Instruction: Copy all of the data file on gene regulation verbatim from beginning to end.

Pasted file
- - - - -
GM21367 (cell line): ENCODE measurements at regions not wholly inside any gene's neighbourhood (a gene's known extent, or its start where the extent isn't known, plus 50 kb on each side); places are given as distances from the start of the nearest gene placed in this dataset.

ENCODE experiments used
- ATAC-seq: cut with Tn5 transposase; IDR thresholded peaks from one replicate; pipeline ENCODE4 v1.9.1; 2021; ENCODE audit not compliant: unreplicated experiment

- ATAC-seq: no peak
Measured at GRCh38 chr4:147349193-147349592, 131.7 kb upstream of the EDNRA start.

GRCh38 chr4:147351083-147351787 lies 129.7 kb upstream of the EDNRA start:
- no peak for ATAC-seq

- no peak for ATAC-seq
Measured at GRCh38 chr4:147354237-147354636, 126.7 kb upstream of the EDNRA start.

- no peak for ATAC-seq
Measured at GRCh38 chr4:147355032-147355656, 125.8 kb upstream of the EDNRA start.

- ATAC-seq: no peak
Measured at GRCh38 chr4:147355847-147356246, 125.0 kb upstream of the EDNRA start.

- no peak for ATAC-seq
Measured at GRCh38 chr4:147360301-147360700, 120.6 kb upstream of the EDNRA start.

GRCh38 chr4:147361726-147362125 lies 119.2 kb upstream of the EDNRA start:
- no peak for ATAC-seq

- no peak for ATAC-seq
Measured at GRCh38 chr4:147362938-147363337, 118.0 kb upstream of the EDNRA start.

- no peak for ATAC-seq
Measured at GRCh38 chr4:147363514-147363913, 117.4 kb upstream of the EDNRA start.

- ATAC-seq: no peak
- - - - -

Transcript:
GM21367 (cell line): ENCODE measurements at regions not wholly inside any gene's neighbourhood (a gene's known extent, or its start where the extent isn't known, plus 50 kb on each side); places are given as distances from the start of the nearest gene placed in this dataset.

ENCODE experiments used
- ATAC-seq: cut with Tn5 transposase; IDR thresholded peaks from one replicate; pipeline ENCODE4 v1.9.1; 2021; ENCODE audit not compliant: unreplicated experiment

- ATAC-seq: no peak
Measured at GRCh38 chr4:147349193-147349592, 131.7 kb upstream of the EDNRA start.

GRCh38 chr4:147351083-147351787 lies 129.7 kb upstream of the EDNRA start:
- no peak for ATAC-seq

- no peak for ATAC-seq
Measured at GRCh38 chr4:147354237-147354636, 126.7 kb upstream of the EDNRA start.

- no peak for ATAC-seq
Measured at GRCh38 chr4:147355032-147355656, 125.8 kb upstream of the EDNRA start.

- ATAC-seq: no peak
Measured at GRCh38 chr4:147355847-147356246, 125.0 kb upstream of the EDNRA start.

- no peak for ATAC-seq
Measured at GRCh38 chr4:147360301-147360700, 120.6 kb upstream of the EDNRA start.

GRCh38 chr4:147361726-147362125 lies 119.2 kb upstream of the EDNRA start:
- no peak for ATAC-seq

- no peak for ATAC-seq
Measured at GRCh38 chr4:147362938-147363337, 118.0 kb upstream of the EDNRA start.

- no peak for ATAC-seq
Measured at GRCh38 chr4:147363514-147363913, 117.4 kb upstream of the EDNRA start.

- ATAC-seq: no peak